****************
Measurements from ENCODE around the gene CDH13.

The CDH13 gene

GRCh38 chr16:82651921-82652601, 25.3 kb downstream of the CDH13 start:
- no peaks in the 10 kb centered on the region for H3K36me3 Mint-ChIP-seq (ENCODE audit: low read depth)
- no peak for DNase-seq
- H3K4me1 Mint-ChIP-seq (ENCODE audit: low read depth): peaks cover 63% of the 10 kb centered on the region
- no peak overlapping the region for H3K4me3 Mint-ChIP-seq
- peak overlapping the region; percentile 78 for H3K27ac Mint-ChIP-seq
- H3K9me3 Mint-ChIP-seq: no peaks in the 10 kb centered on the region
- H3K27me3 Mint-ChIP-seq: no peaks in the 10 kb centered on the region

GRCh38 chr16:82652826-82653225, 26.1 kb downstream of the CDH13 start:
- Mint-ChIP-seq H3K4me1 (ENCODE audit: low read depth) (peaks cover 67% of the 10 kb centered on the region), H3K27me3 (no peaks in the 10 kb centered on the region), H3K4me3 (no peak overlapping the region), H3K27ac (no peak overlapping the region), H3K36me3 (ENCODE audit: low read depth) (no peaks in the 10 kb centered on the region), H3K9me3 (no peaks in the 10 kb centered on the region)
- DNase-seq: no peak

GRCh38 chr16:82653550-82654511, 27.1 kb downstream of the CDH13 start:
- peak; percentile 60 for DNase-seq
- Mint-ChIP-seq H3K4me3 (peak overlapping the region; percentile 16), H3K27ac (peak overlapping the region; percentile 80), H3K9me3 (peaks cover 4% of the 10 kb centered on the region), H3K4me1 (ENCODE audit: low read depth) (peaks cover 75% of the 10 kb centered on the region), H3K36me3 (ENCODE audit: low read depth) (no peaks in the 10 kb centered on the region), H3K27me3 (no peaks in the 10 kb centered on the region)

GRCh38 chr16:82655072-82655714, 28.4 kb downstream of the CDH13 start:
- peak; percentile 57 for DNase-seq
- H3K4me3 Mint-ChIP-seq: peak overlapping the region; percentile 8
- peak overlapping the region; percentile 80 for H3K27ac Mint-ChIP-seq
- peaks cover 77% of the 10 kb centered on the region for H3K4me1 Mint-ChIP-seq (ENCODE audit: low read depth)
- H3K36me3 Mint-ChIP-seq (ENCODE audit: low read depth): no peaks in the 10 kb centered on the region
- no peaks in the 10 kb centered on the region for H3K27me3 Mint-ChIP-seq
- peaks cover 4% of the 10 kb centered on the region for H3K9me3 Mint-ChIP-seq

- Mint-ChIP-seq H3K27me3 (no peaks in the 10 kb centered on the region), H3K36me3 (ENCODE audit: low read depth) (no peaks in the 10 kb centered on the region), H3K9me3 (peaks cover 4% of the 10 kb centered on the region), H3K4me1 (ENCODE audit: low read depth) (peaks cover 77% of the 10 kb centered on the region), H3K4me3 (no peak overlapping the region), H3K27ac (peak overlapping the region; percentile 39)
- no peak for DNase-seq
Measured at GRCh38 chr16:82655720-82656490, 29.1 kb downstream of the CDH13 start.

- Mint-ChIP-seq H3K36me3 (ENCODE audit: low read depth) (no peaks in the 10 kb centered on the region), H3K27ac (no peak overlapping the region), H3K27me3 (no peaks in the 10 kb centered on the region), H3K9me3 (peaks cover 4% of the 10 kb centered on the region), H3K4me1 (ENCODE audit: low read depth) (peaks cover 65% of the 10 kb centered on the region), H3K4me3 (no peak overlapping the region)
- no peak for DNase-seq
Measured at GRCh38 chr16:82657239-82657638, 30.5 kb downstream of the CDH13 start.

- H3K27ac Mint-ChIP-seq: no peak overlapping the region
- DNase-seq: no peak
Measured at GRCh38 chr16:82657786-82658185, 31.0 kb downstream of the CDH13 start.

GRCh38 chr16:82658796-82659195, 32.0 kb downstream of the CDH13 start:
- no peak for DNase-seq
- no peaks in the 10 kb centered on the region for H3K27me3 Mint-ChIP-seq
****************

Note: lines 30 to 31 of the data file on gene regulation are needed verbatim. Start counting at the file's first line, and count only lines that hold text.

Measured at GRCh38 chr16:82657239-82657638, 30.5 kb downstream of the CDH13 start.

- H3K27ac Mint-ChIP-seq: no peak overlapping the region